The standard of interior trim is of paramount importance in both cars; prospective owners needed to be reassured that while National Service may have ended and hat-wearing was on the wane, all was still utterly correct inside a Jaguar or Rover. The S-type’s detailing is exquisite, from the door pockets to the wool headlining, but if the P5 were coachbuilt it could not have been a better machine. In place of the Jaguar’s wardroom atmosphere the Rover offers a distinctly Sixties interpretation of solid British traditionalism: the dashboard is finished in discreet cherry timber rather than walnut and the instrument layout shows more of an attempt at ergonomics. Piloting these cars through West Sussex and Hampshire on a very hot day reminds me of the Jaguar’s primitive ventilation system - it would not be until 1968 that the company moved into the modern era with the XJ6’s eyeball air outlets - and made me appreciate all the more the Rover’s jet-style vents.
Both cars finally sweep majestically into the driveway. This has been more than a story of Old Money versus New Money - it’s more a demonstration of how two cars made by manufacturers at the height of their powers can continue to surprise. The S-type combines the best elements of Mk2 and MkX, bringing the ethos of the pre-war sportsman’s transport to the era of the Beatles. It reminds the most jaded of motorists of the joys of driving - and how many other 50-year-old cars would you happily consider using on a long journey?
‘For the owner who likes to give the chauffeur two guineas to take the night off, the P5 is a gem’
Meanwhile, for the owner who may not require a sports saloon but still likes to give the chauffeur two guineas to take the night off, the P5 is a gem. It’s not the equal of the Jaguar as a performance car, but as a four-door coupe with understated good looks and standards of comfort and refinement approaching those of a Rolls- Royce Silver Cloud it truly is unique.
Thanks to the owners, Jaguar Enthusiasts' Club (jec.org.uk), Rover P5 Club (roverp5club.org.uk), Goodwood (goodwood.co.uk), Stansted House (stanstedpark.co.uk)
Rover: In 1997 Paul Witcombe was searching for a classic car that had so impressed him as a young driver. ‘I thought I had absolutely no chance of finding a white Rover P5 3.0-litre with manual/overdrive transmission and coupe body, but I was incredibly lucky.’ He finds the car eminently usable. ‘It’s very comfortable and the 3.0-litre engine means it’s more than capable of keeping up with today’s traffic. ’Witcombe says the Rover’s Achilles heel is its steering box. ‘They are known to leak oil, ‘he says, adding, ‘Mechanically it’s quite a simple car and shouldn’t ever let you down as long as you use intelligence in day-to-day maintenance.’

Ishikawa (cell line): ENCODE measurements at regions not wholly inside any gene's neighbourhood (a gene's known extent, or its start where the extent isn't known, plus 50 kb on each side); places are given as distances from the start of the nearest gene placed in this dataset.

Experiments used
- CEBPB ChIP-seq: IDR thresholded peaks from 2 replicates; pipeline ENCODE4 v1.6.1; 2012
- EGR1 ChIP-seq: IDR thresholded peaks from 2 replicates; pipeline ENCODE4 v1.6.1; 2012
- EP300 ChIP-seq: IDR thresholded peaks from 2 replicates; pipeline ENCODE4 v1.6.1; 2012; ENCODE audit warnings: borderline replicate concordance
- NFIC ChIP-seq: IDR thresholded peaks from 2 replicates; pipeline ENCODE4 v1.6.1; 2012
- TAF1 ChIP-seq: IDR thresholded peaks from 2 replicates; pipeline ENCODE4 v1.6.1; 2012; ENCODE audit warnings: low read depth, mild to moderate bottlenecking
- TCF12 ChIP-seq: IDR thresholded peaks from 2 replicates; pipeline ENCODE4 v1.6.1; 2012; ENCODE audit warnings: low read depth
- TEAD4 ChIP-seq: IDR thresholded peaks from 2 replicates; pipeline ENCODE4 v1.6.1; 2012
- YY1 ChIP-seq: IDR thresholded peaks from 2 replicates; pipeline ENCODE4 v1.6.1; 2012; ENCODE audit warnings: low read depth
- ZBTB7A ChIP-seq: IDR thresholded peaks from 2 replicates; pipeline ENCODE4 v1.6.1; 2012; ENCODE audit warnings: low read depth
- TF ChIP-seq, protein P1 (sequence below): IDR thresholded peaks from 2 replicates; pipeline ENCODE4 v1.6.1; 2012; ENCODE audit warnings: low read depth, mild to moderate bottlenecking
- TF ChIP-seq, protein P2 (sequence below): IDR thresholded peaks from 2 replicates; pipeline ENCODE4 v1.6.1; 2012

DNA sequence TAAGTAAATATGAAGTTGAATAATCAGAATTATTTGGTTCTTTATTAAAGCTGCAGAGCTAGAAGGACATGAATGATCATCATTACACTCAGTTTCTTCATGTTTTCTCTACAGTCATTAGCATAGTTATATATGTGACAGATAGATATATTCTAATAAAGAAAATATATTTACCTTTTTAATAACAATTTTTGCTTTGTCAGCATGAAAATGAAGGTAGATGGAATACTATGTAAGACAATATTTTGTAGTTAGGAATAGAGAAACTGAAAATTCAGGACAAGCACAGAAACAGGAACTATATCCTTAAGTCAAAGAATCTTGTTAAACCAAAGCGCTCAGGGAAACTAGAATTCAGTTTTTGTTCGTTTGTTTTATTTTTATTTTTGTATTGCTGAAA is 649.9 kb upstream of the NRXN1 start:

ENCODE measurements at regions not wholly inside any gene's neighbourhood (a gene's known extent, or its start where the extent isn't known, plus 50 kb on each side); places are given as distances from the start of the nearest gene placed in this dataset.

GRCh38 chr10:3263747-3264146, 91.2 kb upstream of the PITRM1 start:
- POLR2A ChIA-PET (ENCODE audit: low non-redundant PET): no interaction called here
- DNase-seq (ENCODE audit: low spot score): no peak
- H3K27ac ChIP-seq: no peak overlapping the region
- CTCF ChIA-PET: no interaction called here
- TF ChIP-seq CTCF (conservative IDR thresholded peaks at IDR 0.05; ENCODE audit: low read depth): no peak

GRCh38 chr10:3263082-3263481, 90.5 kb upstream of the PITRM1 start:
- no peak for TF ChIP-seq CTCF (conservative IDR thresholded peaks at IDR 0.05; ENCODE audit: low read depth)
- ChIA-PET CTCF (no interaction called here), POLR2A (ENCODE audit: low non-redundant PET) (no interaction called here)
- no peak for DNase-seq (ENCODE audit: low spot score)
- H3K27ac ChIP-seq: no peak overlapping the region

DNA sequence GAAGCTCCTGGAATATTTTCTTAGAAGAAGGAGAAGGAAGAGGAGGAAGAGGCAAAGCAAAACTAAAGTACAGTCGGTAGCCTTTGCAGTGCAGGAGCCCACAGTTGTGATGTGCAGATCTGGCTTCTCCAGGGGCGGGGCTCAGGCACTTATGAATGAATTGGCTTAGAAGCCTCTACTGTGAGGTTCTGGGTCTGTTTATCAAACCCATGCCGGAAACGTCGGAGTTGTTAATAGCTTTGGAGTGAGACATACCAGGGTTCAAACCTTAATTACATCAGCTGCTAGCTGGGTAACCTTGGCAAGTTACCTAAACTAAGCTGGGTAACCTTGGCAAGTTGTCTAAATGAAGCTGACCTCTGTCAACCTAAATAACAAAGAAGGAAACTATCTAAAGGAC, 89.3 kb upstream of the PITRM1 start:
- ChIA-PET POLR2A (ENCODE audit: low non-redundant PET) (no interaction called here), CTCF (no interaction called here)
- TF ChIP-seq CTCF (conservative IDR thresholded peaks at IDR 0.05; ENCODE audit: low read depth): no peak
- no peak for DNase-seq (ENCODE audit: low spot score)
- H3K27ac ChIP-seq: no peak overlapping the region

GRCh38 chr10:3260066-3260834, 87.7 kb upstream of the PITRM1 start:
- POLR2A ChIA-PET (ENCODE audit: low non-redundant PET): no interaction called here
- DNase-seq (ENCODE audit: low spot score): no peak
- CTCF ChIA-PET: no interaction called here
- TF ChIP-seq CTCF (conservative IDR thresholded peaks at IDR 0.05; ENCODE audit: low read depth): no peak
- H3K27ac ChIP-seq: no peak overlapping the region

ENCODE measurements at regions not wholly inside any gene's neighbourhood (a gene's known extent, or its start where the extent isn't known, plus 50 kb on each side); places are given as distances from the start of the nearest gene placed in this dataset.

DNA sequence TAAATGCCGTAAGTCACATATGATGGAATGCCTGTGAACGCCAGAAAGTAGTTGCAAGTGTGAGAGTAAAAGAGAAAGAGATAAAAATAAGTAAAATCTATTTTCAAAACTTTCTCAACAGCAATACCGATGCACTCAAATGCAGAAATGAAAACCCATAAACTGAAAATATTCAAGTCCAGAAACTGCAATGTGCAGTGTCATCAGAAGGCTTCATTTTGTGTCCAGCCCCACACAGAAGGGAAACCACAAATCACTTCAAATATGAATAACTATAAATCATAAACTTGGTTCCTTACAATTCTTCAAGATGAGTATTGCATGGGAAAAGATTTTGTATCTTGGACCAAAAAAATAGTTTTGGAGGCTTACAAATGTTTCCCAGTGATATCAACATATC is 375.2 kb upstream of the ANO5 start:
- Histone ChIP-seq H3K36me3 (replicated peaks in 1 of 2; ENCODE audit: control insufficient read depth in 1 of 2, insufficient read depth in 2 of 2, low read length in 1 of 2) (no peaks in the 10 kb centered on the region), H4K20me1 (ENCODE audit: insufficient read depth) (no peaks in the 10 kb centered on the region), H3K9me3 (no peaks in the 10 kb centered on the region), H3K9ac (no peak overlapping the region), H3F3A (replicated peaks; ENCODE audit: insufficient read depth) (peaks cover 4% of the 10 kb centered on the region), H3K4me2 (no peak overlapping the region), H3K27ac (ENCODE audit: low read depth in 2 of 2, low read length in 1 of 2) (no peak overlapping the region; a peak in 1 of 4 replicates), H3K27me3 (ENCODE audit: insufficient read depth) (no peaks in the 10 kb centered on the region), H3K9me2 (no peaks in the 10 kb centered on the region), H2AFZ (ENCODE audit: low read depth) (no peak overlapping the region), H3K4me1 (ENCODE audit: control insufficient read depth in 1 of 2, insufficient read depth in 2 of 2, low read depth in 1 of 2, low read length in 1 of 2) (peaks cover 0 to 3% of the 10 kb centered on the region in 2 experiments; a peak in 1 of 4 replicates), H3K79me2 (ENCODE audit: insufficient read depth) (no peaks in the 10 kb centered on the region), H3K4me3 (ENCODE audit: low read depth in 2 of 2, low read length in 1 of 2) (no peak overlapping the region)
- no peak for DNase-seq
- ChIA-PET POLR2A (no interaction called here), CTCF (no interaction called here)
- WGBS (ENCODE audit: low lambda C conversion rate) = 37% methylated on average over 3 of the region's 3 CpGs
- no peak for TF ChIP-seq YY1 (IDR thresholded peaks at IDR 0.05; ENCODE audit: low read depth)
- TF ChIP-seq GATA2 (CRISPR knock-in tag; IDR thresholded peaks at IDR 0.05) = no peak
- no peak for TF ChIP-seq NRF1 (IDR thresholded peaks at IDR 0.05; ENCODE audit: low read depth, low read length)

Jaguar: It’s the rear suspension that really makes the S-type,’ reckons John Tatar. 'Compared with my Daimler 2.5-litre V8 saloon, the S is not just a better handling car, it’s more sporting too.’ Tatar has owned his Jaguar for seven years and says it ‘simply begs to be driven enthusiastically’. He adds, ‘Once you’ve become acquainted with the Moss gearbox and learned not to rush it, it’s a truly delightful car.’ The absence of in-period road tests of the 3.4 means ‘the S-type fitted with this engine is an overlooked gem of Jaguar’s line-up’, says Tatar. His car had a full body restoration in 2000 and was a big attraction on the Jaguar Enthusiasts’ Club stand at the 2013 NEC Classic Motor Show. Tatar drives it regularly and his main expense is consumer durables such as oil filters. He cautions that finding spares can be a challenge. ‘Make sure the parts you buy are of reputable quality otherwise the car will suffer.’
|1964 JAGUAR S-TYPE 3.4S||1963 ROVER P5 COUPE Mkll|
Engine 3442cc, in-line six-cylinder, dohc, two SU HD6 carburettors
Power and torque 210bhp @ 5500rpm; 216lb ft @ 3000rpm
Transmission Four-speed manual with overdrive, rear-wheel drive
Steering Recirculating ball
Front: independent, double wishbones, coil springs, telescopic dampers, anti-roll bar.
Rear: independent, lower wishbone, driveshaft as upper link, radius arms, twin coil springs, telescopic dampers
Brakes Discs front and rear
Weight 1560kg (3440lb)
Top speed: 115mph; 0-60mph: 13.9sec
Fuel consumption 18mpg
Price new £1840
Value now £25,000
Engine 2995cc. in-line six-cylinder, ioe, one SU HD8 carburettor
Power and torque 129bhp @ 4750rpm; 161lb ft @ 3000rpm
Transmission Four-speed manual with overdrive, rear-wheel drive
Steering Recirculating ball
Front: independent, double wishbones, torsion bars, anti-roll bar.
Rear: live axle, semi- elliptic springs, telescopic dampers
Brakes Discs front, drums rear
Weight 1651kg (3640lb)
Top speed: 107 mph: 0-60mph: 15sec
Fuel consumption 17mpg
Price new £1750
Value now £8000